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One Year After Quake, Business Aviation Still Helping in Haiti
January 14, 2011
Reina, a 12-year-old Haitian girl with the rare Guillain-Barre syndrome, is alive today following a dramatic rescue made possible by a volunteer nurse practitioner in Haiti, a compassionate hospital in Charlotte and a U.S.-based business that offered its business airplane within hours of the call for help.
"By the time we got to Haiti, Reina was completely paralyzed from her chest down," said Alan Staats of AERObridge, the U.S. relief organization that coordinated the rescue. "She was unable to breathe on her own, and the intensive treatment to save her life is not available in Haiti."
Young Reina is now listed in guarded condition in the pediatric intensive care unit of Presbyterian Hemby Children's Hospital in Charlotte, NC, which had volunteered to treat her without cost if others could arrange transportation from Haiti. Volunteer nurse practitioner Barbara McLean in Haiti had arranged for the gratis treatment after seeing the girl's condition worsening as a result of Guillain-Barre syndrome and complications of ventilator support and sepsis. "This girl isn't going to survive here in Haiti," she declared to her co-volunteers. "I'm getting her out of here, somehow!"
"Transportation is always the biggest problem in these cases," McLean said. "But I called Marianne at AERObridge on New Year's Eve at 5 PM and by New Year's morning she had a flight for me. It was a miracle!" It was a large U.S. business that donated not only its company jet but its entire crew.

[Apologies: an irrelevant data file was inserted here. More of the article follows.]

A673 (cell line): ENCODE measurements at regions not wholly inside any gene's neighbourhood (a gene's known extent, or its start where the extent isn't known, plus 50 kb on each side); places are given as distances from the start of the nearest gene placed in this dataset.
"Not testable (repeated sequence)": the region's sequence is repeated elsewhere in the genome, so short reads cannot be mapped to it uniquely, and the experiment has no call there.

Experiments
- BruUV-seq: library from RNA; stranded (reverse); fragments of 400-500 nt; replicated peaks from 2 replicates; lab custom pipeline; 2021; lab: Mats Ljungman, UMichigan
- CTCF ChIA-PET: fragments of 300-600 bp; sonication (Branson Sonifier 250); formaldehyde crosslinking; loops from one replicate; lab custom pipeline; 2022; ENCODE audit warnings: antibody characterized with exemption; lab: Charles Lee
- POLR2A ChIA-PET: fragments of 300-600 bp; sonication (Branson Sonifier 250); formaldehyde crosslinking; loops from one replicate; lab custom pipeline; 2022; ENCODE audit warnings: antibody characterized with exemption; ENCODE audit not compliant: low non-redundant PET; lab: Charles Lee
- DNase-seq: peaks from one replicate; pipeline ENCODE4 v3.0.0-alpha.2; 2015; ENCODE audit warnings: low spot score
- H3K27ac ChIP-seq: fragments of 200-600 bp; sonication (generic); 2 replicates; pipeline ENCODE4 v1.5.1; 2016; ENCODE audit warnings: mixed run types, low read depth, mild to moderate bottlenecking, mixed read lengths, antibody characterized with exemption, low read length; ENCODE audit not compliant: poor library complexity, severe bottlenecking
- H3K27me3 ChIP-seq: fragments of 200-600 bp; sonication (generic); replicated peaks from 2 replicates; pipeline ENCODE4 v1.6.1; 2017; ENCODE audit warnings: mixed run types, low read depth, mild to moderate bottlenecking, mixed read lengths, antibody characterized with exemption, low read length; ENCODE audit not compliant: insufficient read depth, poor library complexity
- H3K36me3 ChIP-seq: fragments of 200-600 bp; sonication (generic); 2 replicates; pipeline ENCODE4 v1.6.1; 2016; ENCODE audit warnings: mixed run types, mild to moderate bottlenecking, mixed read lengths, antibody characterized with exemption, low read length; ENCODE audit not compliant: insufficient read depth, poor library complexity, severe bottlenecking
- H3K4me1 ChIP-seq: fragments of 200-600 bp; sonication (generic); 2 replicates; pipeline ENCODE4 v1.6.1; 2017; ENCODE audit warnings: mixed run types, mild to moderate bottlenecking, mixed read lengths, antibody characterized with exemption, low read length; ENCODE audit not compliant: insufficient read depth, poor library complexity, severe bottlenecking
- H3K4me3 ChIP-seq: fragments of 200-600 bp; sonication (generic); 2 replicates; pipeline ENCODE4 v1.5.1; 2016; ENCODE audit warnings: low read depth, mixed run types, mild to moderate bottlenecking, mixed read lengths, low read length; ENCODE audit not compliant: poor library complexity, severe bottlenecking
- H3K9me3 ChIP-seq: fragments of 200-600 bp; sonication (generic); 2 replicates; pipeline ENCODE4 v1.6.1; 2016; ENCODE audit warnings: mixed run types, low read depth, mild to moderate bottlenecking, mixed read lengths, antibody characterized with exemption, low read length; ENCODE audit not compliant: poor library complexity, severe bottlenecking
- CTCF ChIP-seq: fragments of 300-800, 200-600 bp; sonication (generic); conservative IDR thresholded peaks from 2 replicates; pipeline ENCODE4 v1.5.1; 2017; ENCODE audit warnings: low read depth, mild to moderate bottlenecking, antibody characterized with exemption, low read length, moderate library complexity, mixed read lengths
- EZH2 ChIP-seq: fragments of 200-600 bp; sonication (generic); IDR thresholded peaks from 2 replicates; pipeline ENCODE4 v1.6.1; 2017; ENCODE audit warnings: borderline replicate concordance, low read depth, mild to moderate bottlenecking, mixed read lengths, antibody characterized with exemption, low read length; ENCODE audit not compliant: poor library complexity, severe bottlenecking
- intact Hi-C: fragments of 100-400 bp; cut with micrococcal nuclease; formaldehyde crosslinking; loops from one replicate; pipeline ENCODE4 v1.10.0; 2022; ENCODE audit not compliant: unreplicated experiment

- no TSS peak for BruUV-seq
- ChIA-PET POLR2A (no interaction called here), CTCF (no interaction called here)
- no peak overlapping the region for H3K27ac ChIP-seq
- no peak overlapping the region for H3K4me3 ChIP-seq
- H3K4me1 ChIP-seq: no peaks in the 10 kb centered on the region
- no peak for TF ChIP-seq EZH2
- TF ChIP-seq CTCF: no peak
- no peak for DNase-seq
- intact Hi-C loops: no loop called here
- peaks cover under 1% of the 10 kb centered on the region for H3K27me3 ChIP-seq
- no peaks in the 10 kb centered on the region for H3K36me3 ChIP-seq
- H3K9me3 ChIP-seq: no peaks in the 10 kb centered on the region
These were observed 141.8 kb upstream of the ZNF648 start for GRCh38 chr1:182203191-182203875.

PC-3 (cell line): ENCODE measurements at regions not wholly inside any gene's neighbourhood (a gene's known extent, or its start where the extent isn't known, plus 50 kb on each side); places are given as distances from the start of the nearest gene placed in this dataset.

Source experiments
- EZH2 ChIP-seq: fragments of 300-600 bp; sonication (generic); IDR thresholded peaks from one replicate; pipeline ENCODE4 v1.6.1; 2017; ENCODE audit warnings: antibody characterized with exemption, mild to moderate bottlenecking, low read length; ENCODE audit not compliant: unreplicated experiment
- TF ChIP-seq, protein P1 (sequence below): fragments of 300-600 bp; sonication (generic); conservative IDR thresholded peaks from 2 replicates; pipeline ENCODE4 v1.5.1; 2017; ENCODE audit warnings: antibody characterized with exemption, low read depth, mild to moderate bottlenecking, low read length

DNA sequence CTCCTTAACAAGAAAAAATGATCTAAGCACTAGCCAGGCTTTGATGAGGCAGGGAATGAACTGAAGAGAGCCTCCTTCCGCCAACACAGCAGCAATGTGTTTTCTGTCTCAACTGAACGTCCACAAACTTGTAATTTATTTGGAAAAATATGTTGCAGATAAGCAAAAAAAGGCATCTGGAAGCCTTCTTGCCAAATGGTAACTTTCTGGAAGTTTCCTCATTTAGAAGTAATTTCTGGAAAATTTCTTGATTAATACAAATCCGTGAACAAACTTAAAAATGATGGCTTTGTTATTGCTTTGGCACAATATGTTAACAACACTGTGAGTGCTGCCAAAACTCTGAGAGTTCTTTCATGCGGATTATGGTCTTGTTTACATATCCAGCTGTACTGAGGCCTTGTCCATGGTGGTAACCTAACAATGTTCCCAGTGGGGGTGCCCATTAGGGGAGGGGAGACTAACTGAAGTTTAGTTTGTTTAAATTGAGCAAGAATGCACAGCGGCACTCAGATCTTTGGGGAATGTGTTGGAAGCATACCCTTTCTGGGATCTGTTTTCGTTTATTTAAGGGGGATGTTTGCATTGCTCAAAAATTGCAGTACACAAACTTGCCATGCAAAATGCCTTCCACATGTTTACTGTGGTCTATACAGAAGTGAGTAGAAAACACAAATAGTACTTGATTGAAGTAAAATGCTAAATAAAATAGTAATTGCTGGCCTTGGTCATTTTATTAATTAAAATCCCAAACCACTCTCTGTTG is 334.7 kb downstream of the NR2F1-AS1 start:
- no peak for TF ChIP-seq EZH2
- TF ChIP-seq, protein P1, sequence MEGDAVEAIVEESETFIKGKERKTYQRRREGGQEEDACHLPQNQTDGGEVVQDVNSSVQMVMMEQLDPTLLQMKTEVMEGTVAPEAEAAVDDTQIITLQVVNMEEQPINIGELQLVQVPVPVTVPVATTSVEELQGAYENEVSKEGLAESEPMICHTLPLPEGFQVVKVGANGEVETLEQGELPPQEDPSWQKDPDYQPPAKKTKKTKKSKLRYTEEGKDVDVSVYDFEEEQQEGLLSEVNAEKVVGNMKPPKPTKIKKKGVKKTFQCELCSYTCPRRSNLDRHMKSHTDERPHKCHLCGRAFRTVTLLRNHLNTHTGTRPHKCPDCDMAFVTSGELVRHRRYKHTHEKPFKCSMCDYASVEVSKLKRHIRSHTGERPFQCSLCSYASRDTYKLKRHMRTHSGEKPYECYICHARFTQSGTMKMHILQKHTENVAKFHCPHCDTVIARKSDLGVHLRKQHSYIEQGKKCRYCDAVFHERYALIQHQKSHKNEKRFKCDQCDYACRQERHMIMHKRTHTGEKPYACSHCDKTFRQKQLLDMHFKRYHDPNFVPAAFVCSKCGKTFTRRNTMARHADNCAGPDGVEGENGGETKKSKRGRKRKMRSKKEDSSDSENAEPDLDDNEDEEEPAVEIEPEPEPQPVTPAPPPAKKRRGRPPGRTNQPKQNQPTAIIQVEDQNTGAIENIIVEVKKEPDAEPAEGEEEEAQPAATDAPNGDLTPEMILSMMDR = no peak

"Their response was almost immediate," said Marianne Stevenson, founder of AERObridge. "And they refused any public recognition, and instead asked if they could help in any other way to alleviate the suffering in Haiti." A few phone calls later, Stevenson had arranged for thousands of pounds of medical supplies and water purification systems to help combat the cholera outbreak in Haiti. Drinking contaminated water is the principal cause of cholera, and the donations will help about 75,000 Haitians avoid the disease for a full year.
"On January 4, they brought Reina in the back of a pickup truck and placed her on a couch in the aircraft converted to a hospital bed," said Staats. "Our turnaround time was an hour and eight minutes, which in Haiti is nothing short of miraculous." Three hours later, Reina was receiving lifesaving treatment at Hemby Hospital.
Attending physician Dr. Robert Johnson said on Friday that her prognosis was good, adding that "kids usually recover from Guillain-Barre syndrome much better than adults."
"Business assets – in this case a company jet – are bought because they support the company's bottom line," said Stevenson. "But so many companies are eager to give back to the community, in this case saving a little girl's life. If you were to ask Reina, I'll bet she would agree: 'No Plane, No Gain.'"